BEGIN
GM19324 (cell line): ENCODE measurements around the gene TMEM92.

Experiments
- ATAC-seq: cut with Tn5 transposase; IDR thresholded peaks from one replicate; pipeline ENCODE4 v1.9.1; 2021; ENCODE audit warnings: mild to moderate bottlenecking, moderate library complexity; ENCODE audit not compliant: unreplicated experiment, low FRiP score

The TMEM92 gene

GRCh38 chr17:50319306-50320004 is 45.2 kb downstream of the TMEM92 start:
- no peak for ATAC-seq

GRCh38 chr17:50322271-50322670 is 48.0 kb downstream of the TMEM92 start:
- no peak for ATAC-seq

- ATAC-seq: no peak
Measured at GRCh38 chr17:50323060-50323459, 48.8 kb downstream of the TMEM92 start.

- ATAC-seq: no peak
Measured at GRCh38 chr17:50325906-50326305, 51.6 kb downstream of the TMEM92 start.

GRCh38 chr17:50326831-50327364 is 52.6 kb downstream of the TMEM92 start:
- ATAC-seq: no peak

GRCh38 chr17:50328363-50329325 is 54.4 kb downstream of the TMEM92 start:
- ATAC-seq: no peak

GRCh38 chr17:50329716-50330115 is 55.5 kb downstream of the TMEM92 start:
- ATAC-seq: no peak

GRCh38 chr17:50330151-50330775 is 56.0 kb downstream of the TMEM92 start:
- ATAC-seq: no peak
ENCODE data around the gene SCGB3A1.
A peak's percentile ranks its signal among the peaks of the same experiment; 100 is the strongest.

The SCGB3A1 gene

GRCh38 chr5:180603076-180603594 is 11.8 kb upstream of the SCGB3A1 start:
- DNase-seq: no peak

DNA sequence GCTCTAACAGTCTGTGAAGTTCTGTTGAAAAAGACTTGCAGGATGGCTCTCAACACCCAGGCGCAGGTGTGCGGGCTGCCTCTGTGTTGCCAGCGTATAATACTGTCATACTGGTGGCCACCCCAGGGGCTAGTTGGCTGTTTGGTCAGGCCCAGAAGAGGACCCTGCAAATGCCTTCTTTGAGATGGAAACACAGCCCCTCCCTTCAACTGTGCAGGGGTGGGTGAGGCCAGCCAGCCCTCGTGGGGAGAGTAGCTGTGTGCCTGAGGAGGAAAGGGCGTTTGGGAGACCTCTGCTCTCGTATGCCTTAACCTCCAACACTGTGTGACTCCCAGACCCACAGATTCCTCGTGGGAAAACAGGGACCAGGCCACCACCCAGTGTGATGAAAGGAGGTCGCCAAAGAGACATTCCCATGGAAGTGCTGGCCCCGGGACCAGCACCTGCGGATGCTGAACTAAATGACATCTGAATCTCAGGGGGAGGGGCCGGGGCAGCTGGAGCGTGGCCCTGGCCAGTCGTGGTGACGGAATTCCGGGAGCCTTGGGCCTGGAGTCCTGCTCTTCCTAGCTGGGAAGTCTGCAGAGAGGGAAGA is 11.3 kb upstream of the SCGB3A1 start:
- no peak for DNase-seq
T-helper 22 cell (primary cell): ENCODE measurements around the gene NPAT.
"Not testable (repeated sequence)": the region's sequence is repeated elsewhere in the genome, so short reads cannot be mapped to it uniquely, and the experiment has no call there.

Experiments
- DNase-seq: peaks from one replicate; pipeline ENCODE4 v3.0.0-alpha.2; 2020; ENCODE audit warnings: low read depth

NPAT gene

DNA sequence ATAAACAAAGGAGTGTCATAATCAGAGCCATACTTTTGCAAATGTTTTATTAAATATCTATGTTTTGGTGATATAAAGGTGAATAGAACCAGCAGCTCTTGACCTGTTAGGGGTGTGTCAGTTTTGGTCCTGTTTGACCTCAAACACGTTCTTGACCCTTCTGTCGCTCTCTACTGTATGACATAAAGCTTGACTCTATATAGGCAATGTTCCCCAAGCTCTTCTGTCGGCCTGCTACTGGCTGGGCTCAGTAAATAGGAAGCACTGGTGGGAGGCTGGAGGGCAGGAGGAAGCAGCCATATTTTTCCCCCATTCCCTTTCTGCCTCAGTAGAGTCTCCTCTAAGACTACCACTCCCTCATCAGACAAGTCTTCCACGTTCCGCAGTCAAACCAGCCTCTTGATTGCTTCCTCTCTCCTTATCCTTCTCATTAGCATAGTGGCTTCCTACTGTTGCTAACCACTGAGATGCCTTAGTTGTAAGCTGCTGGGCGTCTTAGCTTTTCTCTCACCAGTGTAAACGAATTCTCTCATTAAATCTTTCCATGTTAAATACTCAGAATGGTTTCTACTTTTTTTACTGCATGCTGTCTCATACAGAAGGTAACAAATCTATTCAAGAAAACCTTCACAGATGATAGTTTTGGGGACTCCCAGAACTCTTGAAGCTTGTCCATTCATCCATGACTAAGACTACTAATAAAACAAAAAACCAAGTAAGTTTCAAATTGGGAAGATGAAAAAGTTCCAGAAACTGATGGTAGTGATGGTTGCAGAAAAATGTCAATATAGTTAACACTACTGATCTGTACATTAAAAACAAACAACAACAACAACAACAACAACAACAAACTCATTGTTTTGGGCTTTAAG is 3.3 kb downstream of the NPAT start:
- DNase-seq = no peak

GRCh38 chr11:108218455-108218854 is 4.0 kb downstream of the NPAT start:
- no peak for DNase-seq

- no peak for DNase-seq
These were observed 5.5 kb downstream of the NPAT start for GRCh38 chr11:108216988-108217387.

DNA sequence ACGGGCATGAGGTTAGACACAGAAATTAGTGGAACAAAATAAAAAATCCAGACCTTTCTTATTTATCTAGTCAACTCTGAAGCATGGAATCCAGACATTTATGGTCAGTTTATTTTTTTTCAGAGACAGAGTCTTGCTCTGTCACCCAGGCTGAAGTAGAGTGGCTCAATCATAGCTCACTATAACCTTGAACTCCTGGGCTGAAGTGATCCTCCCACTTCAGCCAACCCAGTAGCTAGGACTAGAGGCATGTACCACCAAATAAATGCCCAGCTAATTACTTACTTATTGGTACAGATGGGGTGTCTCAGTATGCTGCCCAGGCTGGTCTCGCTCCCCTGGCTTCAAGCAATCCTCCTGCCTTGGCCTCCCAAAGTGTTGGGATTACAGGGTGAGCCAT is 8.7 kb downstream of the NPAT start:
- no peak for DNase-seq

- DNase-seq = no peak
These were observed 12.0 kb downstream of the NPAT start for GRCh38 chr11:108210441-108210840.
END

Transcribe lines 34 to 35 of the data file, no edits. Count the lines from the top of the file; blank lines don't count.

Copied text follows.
- DNase-seq = no peak

GRCh38 chr11:108218455-108218854 is 4.0 kb downstream of the NPAT start: